What does the Research say?

 

Summary of the Evidence - Key Points

Canberra-based OM4 Graduate Elizabeth Hall has recently prepared a summary of the evidence underpinning Massage Therapy for patinets with cancer.  What follows are the key poiints arising from her work:

  • Massage therapy for patients with cancer has been studied since the 1990s. While the medical evidence remains limited, the positive experiences reported by patients are compelling.

  • A range of observational, longitudinal and some single-blind controlled trials has found significant beneficial effects of massage on side effects of cancer and its treatment, including anxiety, depression, nausea, pain and fatigue, at least in the short-term.

  • Most studies to date are deemed to be low quality because of their methodology, small size and high risk of bias. This reduces the power of these studies in systematic reviews and limits the generalisability of their findings.

  • As a result, systematic reviews of massage therapy have had mixed findings. Most conclude that well-designed large trials with longer follow-up periods are needed to be able to draw firm conclusions about the efficacy and effectiveness of massage for people with cancer.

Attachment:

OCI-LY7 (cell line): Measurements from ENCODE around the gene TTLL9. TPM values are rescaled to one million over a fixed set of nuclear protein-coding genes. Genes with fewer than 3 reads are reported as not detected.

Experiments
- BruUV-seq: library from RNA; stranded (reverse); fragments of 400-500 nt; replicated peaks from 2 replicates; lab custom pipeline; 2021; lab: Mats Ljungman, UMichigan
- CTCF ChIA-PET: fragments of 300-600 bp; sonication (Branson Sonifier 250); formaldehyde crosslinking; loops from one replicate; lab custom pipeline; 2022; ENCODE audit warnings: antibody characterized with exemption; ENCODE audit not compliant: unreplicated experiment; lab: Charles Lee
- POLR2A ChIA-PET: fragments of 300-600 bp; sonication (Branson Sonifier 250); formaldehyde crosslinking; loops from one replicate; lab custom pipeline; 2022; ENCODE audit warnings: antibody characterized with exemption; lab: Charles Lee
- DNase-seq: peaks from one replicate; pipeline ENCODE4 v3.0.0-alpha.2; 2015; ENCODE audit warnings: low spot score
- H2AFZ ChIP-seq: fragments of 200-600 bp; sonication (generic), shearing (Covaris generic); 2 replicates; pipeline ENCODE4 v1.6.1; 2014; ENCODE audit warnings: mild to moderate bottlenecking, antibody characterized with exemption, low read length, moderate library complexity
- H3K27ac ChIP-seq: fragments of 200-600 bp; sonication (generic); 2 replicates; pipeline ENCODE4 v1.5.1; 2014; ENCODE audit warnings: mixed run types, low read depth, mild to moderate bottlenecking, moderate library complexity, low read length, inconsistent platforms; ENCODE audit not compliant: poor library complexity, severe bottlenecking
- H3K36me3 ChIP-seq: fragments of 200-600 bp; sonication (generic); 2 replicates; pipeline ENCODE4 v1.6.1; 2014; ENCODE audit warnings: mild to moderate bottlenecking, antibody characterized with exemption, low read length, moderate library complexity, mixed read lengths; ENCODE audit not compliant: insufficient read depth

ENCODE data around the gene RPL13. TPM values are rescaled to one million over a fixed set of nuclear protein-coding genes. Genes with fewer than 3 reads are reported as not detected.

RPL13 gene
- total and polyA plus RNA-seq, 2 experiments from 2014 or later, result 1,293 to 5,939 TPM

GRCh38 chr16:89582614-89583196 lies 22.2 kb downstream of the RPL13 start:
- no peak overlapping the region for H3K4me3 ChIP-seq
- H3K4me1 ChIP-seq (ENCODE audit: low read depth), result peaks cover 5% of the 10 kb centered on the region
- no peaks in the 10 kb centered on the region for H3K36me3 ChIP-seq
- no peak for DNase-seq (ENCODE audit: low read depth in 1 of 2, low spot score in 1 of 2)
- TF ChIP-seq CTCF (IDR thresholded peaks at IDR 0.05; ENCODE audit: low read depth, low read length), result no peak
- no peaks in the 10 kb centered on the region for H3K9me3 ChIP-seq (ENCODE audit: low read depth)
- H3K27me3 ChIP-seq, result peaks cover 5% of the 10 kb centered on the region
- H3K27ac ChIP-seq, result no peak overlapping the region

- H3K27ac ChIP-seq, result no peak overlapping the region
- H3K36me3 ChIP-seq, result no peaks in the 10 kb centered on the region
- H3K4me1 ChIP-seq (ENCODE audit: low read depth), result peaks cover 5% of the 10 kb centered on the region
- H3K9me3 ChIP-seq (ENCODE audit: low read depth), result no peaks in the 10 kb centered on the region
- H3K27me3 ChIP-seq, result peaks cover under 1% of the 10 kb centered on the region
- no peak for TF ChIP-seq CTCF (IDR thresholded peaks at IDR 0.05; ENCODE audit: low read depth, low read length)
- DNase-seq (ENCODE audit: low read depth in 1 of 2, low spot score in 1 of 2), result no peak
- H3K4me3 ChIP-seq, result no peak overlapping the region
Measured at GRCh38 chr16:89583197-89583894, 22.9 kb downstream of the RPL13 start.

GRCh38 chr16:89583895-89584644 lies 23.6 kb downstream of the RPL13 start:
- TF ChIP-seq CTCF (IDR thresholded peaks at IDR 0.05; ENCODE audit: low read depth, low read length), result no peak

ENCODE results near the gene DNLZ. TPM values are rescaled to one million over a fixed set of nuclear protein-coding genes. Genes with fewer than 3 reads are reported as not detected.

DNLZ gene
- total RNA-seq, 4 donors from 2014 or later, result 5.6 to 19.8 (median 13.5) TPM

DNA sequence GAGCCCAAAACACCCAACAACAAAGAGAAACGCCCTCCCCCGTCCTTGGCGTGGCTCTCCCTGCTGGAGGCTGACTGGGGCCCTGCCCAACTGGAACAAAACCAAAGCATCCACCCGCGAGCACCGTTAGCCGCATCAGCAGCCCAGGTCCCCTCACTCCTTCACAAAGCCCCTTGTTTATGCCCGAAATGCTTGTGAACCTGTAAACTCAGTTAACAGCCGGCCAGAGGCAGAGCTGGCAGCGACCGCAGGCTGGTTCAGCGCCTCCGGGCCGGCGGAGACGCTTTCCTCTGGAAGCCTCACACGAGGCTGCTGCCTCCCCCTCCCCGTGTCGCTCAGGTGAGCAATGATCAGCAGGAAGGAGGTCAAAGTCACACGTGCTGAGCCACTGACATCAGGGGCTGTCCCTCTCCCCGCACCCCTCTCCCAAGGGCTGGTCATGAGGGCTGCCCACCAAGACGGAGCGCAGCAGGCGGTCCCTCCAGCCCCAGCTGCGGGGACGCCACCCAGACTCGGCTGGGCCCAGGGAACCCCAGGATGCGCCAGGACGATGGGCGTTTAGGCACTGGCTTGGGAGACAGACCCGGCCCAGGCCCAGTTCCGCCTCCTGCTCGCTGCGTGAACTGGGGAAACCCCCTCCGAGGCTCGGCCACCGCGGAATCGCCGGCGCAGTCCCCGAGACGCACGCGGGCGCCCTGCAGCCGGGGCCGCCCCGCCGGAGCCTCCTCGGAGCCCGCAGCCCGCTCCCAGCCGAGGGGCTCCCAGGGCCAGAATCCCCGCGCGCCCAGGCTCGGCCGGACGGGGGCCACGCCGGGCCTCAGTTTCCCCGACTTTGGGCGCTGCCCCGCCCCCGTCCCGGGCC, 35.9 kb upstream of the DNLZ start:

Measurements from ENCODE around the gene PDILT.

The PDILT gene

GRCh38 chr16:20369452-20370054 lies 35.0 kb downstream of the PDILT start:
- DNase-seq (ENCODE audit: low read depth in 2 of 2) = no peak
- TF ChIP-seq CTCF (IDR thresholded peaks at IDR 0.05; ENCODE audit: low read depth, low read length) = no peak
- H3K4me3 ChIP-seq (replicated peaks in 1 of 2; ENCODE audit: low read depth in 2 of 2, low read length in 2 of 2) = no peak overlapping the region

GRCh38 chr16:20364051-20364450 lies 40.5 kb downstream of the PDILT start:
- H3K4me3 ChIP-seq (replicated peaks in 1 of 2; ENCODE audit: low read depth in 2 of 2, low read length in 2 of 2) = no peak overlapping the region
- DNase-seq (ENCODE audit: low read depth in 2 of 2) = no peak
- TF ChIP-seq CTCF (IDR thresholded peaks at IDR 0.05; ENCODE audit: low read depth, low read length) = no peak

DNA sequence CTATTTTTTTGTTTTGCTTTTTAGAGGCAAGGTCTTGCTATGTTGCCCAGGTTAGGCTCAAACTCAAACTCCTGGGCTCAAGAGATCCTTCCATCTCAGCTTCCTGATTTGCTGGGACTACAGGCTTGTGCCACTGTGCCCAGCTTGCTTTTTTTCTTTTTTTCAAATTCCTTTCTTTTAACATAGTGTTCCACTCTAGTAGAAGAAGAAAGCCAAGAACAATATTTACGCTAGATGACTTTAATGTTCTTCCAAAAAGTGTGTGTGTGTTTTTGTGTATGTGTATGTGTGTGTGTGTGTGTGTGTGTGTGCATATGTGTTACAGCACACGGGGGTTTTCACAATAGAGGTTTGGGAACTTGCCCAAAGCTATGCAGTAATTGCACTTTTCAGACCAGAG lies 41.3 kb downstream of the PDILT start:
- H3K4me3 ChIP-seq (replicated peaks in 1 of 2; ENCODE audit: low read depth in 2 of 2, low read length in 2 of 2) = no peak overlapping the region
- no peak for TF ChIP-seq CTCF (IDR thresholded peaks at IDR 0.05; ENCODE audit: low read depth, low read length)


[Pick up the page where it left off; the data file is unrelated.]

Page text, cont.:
• Such conclusions are in contrast with the reported experiences and uptake of massage by cancer survivors, who use massage to relieve common side effects and improve quality of life and wellbeing.

  • Research is needed that attempts to better understand the scope of massage therapy and the influence of its holistic effects on various outcomes associated with cancer. Outcomes such as patient satisfaction are also important.

  • Very recent research includes well-designed randomised controlled trials and large observational studies which have had positive findings and are likely to increase the certainty of the evidence. 

  • Reflecting changes in clinical practice and consumer demand, there is an increasing research focus on integrative oncology (IO), where a number of complementary therapies including massage are offered as adjuncts to conventional treatment.

  • Interest in IO services is growing rapidly. Recent Australian research involving surveys of cancer services and cancer survivors indicates a high level of uptake of complementary therapies, especially massage, by patients undergoing cancer treatment, and a wide disparity between the IO services cancer survivors would like and what they are able to access through their local cancer service.

......

For more information on the evidence underpinning Oncology Massage, please see Articles of Interest or contact us.

Last Saved: 20/Sep/2019

 

Find a Therapist

Search

Enter your postcode in the box to find your nearest Therapist.


View All Oncology Massage Therapists

View All Oncology Beauty Therapists

Donate to OMT

Testimonials

More Testimonials »